**

This disposition is not appropriate for publication and may not be cited to or by the courts of this circuit except as provided by 9th Cir.R. 36-3

 1

Reshard filed two motions in the district court, each challenging the court's revocation of his supervised release and ordering him returned to prison for two years. The first motion was filed under 28 U.S.C. § 2255. The second motion was titled "MOTION FOR REDUCTION OR MODIFICATION OF SENTENCE" and contained a statement that it was filed under Rule 35 of the Federal Rules of Criminal Procedure. In a memorandum order filed January 24, 1991, the district court characterized this second motion as a motion under 28 U.S.C. § 2255, presumably because the motion could not be brought under Rule 35. See Fed. R. Crim. P. 35. The first and second motions contained identical grounds for relief. The district court consolidated the two motions in an order dated January 25, 1991

 2

The court granted the government's motion to dismiss the allegation that Reshard had possessed a firearm

 3

The district court denied Reshard's application for a certificate of probable cause. The lack of such a certificate, however, does not preclude appellate review, because Reshard is a federal, rather than a state, prisoner. United States v. Del' Marmol, 221 F.2d 565, 566 (9th Cir. 1955)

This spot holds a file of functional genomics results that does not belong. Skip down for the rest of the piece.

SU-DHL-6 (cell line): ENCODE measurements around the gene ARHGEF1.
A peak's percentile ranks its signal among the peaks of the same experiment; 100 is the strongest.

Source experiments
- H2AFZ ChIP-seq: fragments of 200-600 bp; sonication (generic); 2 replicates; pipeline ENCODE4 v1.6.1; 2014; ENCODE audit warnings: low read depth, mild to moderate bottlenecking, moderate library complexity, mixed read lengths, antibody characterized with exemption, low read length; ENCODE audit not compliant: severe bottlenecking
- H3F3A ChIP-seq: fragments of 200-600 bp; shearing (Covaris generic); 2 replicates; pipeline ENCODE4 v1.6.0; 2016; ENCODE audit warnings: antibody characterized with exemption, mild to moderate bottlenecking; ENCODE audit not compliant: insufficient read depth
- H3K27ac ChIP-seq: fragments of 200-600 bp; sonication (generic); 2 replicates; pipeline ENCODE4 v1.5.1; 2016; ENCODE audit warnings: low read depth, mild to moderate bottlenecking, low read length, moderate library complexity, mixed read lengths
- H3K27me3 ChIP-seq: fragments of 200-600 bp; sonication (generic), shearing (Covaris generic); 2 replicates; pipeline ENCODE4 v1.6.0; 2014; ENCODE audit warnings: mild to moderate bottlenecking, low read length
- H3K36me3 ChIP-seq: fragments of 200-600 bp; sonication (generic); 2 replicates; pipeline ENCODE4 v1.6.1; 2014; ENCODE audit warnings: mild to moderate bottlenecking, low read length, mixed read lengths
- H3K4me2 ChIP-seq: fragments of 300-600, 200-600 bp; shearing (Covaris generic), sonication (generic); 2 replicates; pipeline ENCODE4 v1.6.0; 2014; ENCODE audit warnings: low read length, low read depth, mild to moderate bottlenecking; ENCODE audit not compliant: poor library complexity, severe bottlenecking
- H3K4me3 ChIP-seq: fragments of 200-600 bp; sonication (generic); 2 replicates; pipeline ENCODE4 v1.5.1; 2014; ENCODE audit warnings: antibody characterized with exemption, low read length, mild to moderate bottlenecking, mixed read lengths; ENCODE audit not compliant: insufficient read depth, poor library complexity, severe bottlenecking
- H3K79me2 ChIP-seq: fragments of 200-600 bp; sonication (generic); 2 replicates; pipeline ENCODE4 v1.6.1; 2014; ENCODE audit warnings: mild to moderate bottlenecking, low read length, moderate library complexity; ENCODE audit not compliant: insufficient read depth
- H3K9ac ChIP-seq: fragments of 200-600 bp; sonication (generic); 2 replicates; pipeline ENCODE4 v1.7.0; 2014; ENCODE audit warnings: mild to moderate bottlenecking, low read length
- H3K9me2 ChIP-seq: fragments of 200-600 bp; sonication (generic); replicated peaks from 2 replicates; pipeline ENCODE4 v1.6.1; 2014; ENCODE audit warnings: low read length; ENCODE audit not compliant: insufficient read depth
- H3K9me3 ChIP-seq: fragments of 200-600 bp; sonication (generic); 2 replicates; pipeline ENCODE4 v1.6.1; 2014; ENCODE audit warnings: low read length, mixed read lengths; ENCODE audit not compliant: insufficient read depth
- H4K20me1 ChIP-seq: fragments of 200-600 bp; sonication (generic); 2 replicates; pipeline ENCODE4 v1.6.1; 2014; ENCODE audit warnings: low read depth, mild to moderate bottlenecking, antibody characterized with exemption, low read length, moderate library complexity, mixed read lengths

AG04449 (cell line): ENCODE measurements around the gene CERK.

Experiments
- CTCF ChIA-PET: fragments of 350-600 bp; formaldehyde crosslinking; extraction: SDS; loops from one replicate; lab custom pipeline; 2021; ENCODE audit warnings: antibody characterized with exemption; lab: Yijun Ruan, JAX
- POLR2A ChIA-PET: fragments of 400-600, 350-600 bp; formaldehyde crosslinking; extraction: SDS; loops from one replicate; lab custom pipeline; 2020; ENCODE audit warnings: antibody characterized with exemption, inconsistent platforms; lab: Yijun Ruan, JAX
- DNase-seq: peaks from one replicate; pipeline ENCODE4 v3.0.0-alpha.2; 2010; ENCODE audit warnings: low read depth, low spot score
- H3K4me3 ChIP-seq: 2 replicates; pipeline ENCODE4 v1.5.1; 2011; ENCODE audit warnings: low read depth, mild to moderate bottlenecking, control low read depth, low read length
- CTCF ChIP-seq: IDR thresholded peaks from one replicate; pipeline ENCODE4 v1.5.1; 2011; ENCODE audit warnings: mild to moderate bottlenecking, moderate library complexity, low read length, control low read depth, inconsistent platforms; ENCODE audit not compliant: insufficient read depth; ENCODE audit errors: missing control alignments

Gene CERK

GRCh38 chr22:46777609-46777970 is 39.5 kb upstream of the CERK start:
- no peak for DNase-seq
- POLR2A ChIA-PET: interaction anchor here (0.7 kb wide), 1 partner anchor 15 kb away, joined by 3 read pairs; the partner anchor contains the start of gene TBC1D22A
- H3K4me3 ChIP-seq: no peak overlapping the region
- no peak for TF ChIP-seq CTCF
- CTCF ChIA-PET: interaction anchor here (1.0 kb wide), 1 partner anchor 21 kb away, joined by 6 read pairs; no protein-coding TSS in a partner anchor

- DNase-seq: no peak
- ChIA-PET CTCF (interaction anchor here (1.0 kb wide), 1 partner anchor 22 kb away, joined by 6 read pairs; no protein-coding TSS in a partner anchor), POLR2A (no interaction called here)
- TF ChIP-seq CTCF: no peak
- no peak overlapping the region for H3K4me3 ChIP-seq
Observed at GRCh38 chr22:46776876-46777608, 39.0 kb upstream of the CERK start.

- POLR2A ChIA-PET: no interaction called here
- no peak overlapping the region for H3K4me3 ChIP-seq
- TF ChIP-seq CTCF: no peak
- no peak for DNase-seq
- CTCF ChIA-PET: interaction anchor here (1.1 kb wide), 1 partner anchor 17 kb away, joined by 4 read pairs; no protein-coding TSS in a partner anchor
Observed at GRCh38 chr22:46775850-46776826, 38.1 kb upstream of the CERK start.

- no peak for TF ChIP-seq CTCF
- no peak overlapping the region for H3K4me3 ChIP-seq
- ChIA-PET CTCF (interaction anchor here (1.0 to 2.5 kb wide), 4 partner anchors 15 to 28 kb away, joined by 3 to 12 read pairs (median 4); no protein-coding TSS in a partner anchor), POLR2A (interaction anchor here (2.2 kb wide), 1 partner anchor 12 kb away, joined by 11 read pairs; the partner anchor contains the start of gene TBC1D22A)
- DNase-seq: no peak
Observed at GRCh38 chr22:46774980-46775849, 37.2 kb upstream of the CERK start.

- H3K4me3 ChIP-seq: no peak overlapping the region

4

Counsel was not ineffective because he failed to ask for such credit. A prisoner is entitled to such credit only where he spent the time in custody prior to the date the sentence of imprisonment commenced: (1) as a result of the offense for which the prison term was imposed; or (2) as a result of any other charge for which the defendant was arrested after the commission of the offense for which the sentence was imposed. 18 U.S.C. § 3585(b). Accordingly, it was not objectively unreasonable for counsel to decline to ask for credit for time served. In addition, section 3583 makes clear that the district judge was not permitted to grant credit for time Reshard previously served in custody. Thus, Reshard also suffered no prejudice from his lawyer's decision not to ask for the credit. See Strickland v. Washington, 466 U.S. 668 (1984) (ineffective assistance by a lawyer will not be found unless counsel's conduct was objectively unreasonable and prejudiced his client)

 5

The district court also complied with Fed. R. Crim. P. 32(c) (3) (D), which requires it to determine whether or not disputed facts in a presentence report will be considered in the sentencing decision. See United States v. Macias-Perez, 915 F.2d 570, 571 (9th Cir. 1990)